Major human parasites and their diseases

Human parasites can inhabit all organ systems. The vital activity of helminths can become a prerequisite for the development of cancer, and microscopic fungi and mites lead to allergies.

The human body can be inhabited by at least 300 parasitic species, including representatives of bacteria, viruses, protozoa, microscopic fungi, helminths (parasitic worms), and individual arthropods. These organisms not only consume the nutrients assimilated by the host, but also poison it with the products of their vital activity. According to the canons of modern medicine, the concept of "parasite" does not apply to prenuclear (prokaryotic) organisms: bacteria and viruses. It is characterized by protozoa, fungi, worms, arthropods that live in the body of the host and exist exclusively on it.


Human and animal organisms are a fertile environment for the life of microscopic fungi as well as protozoa. They do not cause damage to the skin and internal organs with the naked eye.

Parasitic protozoa

The infection caused by protozoa is called protozoa. Such diseases are widespread in tropical areas as well as in temperate latitudes. Approximately 50 species of protozoa parasitize in human organs and tissues. They can be infected through sexual contact, food or insect bites.

Giardiasis is very common. Up to 40% of children and 10% of adults have this pathology. The lamblia's favorite habitat is the small intestine. The disease can be accompanied by digestive disorders, allergic reactions, although it is often asymptomatic. The pathogen is transmitted through food - unboiled water and contaminated food.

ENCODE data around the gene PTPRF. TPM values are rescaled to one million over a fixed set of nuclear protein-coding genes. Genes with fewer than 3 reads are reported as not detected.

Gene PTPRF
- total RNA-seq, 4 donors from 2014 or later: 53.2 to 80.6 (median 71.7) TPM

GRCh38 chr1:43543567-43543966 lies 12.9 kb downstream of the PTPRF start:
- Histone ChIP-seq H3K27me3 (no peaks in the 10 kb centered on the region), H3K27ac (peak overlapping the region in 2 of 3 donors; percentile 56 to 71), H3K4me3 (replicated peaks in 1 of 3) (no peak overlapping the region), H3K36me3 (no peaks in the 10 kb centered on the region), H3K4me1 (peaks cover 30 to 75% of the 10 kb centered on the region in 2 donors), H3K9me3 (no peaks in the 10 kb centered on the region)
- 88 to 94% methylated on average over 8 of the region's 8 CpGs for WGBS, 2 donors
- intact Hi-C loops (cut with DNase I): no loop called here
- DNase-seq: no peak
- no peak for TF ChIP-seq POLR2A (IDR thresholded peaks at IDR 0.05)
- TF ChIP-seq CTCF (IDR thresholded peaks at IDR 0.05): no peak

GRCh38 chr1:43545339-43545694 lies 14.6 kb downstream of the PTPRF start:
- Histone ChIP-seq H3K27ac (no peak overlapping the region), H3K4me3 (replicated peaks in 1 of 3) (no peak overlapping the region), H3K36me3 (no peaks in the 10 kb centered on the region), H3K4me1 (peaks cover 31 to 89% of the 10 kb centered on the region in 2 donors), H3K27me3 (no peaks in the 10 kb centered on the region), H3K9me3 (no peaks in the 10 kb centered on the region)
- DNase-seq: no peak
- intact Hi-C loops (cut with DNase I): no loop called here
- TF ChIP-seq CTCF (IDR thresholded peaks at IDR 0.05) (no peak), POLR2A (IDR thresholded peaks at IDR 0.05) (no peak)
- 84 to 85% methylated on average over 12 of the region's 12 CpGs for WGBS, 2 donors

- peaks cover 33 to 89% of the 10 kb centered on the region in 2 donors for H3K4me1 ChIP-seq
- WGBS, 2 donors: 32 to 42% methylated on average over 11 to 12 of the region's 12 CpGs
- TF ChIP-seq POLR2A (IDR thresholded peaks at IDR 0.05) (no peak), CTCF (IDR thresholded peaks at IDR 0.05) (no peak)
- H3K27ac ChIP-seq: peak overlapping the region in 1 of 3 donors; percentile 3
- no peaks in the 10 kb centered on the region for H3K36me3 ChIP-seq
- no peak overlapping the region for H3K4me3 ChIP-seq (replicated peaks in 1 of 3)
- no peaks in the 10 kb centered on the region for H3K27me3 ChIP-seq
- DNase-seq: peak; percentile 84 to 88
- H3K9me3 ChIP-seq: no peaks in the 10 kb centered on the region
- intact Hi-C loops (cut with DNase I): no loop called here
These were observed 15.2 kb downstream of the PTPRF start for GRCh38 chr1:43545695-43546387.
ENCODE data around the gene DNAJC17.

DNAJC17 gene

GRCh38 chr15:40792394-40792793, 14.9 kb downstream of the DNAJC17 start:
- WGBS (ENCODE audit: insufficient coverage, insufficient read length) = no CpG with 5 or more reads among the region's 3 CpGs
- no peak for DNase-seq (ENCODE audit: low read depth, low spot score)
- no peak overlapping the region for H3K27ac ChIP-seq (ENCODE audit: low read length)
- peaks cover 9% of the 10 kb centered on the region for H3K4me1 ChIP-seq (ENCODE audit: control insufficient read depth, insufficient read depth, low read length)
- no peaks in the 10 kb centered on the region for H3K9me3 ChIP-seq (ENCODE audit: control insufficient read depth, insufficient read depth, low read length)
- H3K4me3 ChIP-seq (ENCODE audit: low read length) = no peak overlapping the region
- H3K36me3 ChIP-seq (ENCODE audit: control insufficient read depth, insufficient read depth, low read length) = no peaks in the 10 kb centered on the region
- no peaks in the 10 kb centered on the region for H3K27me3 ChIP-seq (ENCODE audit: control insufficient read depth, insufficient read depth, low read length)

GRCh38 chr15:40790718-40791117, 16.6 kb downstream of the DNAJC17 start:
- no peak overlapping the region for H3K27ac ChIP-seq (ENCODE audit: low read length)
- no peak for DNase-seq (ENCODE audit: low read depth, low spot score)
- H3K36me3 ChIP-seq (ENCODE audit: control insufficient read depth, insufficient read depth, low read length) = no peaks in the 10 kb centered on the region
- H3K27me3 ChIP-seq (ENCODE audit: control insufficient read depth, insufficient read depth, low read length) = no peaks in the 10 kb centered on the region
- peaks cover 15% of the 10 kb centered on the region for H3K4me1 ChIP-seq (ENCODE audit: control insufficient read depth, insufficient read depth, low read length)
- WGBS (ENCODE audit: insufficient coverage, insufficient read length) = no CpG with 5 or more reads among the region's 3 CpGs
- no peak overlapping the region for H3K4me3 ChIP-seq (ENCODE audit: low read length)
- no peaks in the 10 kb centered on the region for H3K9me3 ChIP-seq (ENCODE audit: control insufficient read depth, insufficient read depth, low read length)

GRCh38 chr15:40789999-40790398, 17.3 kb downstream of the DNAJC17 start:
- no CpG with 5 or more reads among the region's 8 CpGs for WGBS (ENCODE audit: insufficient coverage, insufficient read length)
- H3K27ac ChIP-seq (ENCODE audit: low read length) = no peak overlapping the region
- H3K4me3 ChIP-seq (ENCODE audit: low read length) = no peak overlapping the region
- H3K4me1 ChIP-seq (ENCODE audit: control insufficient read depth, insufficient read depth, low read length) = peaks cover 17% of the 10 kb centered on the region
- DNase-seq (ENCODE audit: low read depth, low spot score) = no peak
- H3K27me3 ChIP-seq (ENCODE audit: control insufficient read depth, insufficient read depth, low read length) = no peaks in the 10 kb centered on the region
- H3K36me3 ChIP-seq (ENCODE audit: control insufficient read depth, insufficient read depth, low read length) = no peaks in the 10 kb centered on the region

According to various sources, 30 to 50% of the world's population is infected with toxoplasmosis. Its pathogen often lives in the host organism without any clinical manifestations. Toxoplasma poses the greatest danger to pregnant women: it causes intrauterine fetal death or serious malformations. Infection occurs through contact with domestic mammals (cats, rabbits, rodents) and consumption of uncooked meat.

The most common sexually transmitted infection is protozoan. This is trichomoniasis. More than 150 million people are infected worldwide each year. The manifestations of the disease are determined by which organs are affected. In women Trichomonas lives in the vagina, causing inflammation, accompanied by urethritis. In men, protozoa affect the prostate, seminal vesicles, in severe cases leading to prostatitis, although more often the infection is asymptomatic.